Are hurricanes with female names deadlier than ones with male names?
By Holly Yan
(CNN) -- Apparently sexism isn't just a social problem -- if you're in the path of a hurricane, gender bias might actually kill you.
A study suggests people prepare differently for hurricanes depending on whether the storm has a male or female name.
"Feminine-named hurricanes (vs. masculine-named hurricanes) cause significantly more deaths, apparently because they lead to a lower perceived risk and consequently less preparedness," a team of researchers wrote in the Proceedings of the National Academy of Sciences.
In other words, a hurricane named "Priscilla" might not make people flee like a hurricane named "Bruno" would.
The study analyzed death rates from U.S. hurricanes from 1950 to 2012.
It suggests that changing a severe hurricane's name from Charley to Eloise could nearly triple its death toll.
"For severe storms, where taking protective action would have the greatest potential to save lives, the masculinity-femininity of a hurricane's name predicted its death toll," the study said.
Hurricane Katrina in 2005, which left more than 1,800 people dead, was not included in the study because it was considered a statistical outlier. Neither was Hurricane Audrey in 1957, which killed 416 people.
The study does note that both of those very deadly hurricanes had female names.
Questioning the data
But not everyone buys the team's hypothesis. Jeff Lazo of the National Centre for Atmospheric Research said the pattern is most likely a statistical fluke, according to National Geographic.
He notes that all hurricanes had female names until 1979 -- meaning the study included 29 years without male hurricane names.
That's significant because hurricanes have generally gotten less deadly over time, Lazo told National Geographic.
"It could be that more people die in female-named hurricanes simply because more people died in hurricanes on average before they started getting male names," Lazo said.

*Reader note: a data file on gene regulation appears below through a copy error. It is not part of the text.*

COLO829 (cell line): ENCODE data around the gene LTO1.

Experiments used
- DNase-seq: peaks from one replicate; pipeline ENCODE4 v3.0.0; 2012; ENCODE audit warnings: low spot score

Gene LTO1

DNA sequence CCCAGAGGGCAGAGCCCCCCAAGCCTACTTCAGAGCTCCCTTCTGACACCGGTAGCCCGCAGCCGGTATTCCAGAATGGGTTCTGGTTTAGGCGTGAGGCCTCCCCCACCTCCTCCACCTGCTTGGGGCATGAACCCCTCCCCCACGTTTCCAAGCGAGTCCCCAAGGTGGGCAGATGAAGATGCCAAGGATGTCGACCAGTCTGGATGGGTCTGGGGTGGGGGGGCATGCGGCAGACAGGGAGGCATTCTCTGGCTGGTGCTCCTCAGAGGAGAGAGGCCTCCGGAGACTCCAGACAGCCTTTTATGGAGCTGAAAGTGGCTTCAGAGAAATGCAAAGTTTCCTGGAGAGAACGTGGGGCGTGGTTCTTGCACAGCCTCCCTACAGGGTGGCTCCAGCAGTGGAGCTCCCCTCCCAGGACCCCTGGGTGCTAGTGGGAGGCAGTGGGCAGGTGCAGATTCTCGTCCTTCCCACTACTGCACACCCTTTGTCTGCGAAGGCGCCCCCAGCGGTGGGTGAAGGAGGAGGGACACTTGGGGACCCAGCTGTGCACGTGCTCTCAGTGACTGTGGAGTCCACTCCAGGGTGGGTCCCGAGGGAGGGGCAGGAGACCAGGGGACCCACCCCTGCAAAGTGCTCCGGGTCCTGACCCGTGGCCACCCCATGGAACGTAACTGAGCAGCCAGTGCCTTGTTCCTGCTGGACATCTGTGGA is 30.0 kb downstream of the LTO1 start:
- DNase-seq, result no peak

Study: Experiments back up the claim
But the researchers said they didn't just analyze death tolls from actual hurricanes, they also conducted a series of experiments to test their hypothesis.
In one experiment, participants predicted the intensity of 10 hurricanes -- five with female names and five with male names. The male hurricanes were deemed more intense -- regardless of the gender of the participant.
In another test, participants were asked to judge the risks of a hypothetical "Hurricane Alexander" and a "Hurricane Alexandra." Despite being told both had uncertain intensity, respondents considered Hurricane Alexander to be riskier.
A third experiment tested whether participants would be more likely to evacuate due to a "Hurricane Christopher" vs. a "Hurricane Christina." As expected, more people would flee their homes if Hurricane Christopher came barreling toward them compared to an impending Hurricane Christina.
Why name hurricanes anyway?
Giving hurricanes short, easy-to-remember names helps reduce confusion when two or more tropical storms are brewing at the same time, the National Hurricane Center said.
For decades, all hurricanes were given female names in part because hurricanes were unpredictable, the study said, citing the "Encyclopedia of Hurricanes, Typhoons and Cyclones."
"This practice came to an end in the late 1970s with increasing societal awareness of sexism, and an alternating male-female naming system was adopted," the report said.
Each year's list of hurricane names is alphabetical, alternating between male and female monikers.
If you're trying to get your name on the hurricane list, don't bother. A U.N. World Meteorlogical Organization committee has already set up six years' worth of names. The lists repeat after each six-year cycle.
"The only time that there is a change is if a storm is so deadly or costly that the future use of its name on a different storm would be inappropriate for obvious reasons of sensitivity," the National Hurricane Center said.
This year's list of names include "Omar" and "Sally." It's unclear how people might prepare differently if caught in the paths of those storms.
CNN's Ben Brumfield contributed to this report.
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